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Huge Demand for Junk Bond

In the year to date, corporate high-yield bond issuance globally hit the highest level since records began in 1995, according to data provider Dealogic. April was the highest month on record for corporate junk bond sales in the US, Asia and globally.

With more than $170bn priced this year, sales of junk bonds look likely to eclipse the annual record of $185.4bn set in 2006.

Most companies tapping the market are refinancing money borrowed in the buy-out boom of the past decade. Private equity sponsors have been trying to chip away at what has become known as the maturity cliff, or wall of debt that matures starting in 2012.

The result has been a boom in bond issuance, including junk bonds, the borrowings from companies below investment grade. The trend has been global but has been more noticeable in Europe, where companies have historically preferred private, bank debt finance to bonds.

The strong demand for bond issuance from investors even prompted rating agencies to downgrade default rate forecasts, as more companies were able to refinance than had been expected under the tightening of credit conditions following the crunch.

The cost of bond market funding for junk-rated companies had fallen this year from 8.5 per cent for single B-rated issuers at the start of the year to 7.98 per cent. In recent weeks, yields have reversed, rising again to above 9 per cent. According to Dealogic, while May saw low levels of junk bond issuance, it was not the lowest on record for corporate high-yield bond sales.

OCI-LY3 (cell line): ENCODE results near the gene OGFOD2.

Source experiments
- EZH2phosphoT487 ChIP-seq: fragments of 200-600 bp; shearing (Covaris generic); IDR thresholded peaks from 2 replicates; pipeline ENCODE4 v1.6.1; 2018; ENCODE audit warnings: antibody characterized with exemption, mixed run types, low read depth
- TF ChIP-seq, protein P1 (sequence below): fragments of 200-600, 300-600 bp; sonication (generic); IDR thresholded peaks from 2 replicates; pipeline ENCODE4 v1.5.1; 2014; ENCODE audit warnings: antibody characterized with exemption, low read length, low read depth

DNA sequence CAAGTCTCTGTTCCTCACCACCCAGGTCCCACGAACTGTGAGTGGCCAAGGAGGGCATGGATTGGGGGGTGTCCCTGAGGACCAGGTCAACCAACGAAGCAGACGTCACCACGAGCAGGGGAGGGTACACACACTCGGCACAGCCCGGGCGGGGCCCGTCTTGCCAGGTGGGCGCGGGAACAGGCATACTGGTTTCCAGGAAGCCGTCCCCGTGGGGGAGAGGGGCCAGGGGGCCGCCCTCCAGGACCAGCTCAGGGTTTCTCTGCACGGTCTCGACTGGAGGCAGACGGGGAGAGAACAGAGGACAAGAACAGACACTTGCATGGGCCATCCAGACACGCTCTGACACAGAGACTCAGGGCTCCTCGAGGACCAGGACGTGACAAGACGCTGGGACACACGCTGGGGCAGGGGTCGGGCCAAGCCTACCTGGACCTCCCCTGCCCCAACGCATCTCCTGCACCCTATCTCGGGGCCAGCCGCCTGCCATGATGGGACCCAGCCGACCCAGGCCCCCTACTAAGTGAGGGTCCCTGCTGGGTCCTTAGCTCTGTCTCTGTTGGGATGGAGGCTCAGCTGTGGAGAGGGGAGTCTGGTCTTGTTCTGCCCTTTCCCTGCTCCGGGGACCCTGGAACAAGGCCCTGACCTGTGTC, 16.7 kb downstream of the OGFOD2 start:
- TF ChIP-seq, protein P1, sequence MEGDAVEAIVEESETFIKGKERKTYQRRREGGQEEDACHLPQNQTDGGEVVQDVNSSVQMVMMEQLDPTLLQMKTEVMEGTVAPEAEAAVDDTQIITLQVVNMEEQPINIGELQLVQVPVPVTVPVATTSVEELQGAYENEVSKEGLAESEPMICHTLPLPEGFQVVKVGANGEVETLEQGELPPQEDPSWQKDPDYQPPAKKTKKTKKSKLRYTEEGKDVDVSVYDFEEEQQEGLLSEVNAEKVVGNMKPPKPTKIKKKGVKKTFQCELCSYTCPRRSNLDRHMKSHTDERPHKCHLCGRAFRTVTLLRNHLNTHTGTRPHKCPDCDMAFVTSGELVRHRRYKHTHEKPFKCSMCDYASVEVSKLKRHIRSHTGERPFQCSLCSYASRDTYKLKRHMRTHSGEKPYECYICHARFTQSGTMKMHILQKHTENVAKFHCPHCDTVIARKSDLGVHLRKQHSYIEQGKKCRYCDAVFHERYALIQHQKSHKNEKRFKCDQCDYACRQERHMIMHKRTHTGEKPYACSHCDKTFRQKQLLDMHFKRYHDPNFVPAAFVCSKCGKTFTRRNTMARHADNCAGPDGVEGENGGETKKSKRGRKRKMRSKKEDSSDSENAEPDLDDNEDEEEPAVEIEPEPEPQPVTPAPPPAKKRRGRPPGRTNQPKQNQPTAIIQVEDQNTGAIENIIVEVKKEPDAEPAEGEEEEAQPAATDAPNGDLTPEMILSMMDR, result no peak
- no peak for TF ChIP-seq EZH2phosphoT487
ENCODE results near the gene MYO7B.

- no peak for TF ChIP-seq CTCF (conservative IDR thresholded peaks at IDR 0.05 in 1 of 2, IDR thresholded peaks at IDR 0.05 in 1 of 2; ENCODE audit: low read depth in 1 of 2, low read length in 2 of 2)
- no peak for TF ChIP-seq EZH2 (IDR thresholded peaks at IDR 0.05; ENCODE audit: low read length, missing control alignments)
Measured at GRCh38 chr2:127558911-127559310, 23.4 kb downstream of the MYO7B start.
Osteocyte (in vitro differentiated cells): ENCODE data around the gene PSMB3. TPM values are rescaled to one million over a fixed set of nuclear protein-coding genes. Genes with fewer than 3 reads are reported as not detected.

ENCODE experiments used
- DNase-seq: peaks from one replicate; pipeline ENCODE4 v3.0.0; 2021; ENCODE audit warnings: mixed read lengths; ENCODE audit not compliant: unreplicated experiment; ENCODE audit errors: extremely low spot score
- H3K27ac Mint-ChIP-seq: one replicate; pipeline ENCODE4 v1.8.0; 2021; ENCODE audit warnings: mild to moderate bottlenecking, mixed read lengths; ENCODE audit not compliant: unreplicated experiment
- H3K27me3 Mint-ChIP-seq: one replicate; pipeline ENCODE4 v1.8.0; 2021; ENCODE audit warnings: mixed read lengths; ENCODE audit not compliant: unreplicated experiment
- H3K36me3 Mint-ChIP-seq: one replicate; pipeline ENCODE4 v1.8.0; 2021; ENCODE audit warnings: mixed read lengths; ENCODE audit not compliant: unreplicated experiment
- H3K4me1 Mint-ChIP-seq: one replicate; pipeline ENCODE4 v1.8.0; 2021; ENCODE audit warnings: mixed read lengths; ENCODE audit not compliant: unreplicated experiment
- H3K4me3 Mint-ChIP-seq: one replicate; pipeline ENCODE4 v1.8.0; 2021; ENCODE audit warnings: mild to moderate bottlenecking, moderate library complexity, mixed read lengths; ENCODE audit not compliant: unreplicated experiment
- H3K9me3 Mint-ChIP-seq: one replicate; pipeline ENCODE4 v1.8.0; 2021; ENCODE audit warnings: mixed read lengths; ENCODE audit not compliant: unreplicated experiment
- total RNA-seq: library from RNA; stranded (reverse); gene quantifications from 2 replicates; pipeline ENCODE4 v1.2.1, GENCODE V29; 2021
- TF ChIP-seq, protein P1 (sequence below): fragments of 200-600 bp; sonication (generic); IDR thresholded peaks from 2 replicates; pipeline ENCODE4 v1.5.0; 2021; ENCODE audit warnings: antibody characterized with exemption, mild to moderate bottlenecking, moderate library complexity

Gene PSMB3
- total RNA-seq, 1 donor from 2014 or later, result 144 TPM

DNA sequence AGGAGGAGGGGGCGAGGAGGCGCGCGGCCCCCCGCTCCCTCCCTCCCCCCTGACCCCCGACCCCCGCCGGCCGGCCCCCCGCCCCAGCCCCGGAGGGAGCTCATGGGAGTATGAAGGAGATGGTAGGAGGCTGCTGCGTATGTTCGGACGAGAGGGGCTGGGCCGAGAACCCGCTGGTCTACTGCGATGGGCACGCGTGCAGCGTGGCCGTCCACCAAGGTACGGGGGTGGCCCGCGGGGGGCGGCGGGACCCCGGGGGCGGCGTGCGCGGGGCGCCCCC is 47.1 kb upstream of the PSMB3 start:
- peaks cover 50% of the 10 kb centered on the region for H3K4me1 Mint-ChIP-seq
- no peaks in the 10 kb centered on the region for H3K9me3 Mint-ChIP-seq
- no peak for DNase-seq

Indeed, in spite of a recent sell-off, by late April and early May the prices of junk bonds had rallied so strongly that a key market benchmark suggested they were collectively trading at near 100 per cent of face value, a level not seen since before the credit crisis took hold in 2007.

The move highlights the recovery in investor confidence in junk bonds from a nadir struck on December 12 2008, when the index hit a record low of 54.78. And inflows into high-yield bond funds in the US remain positive in the year to date – totalling $1.23bn, according to Lipper FMI.

In spite of the volatility of recent weeks, bankers believe the junk bond market will remain largely open this year. “The primary calendar is supported by the large amount of required refinancing – nearly $1,000bn in the global leveraged finance market – over the next several years,” says Mathew Cestar, co-head of credit capital markets for Europe at Credit Suisse.

“Investors who are comfortable with risk are allocating money to high-yield bonds that probably would be flowing into stocks if the economic outlook were brighter,” said Martin Fridson, global credit strategist at BNP Paribas Asset Management. Junk bonds are benefiting from the belief they will perform well even if corporate earnings are flat, he said.

“In contrast, stocks cannot go up under those conditions unless price-earnings multiples rise, which seems unlikely,” he added.


  1. Financial Times, 20100813, “Sales of Junk Bonds set to reach new high”
  2. Financial Times, 20100622, “End of Drought for High-Yield Bond Funds”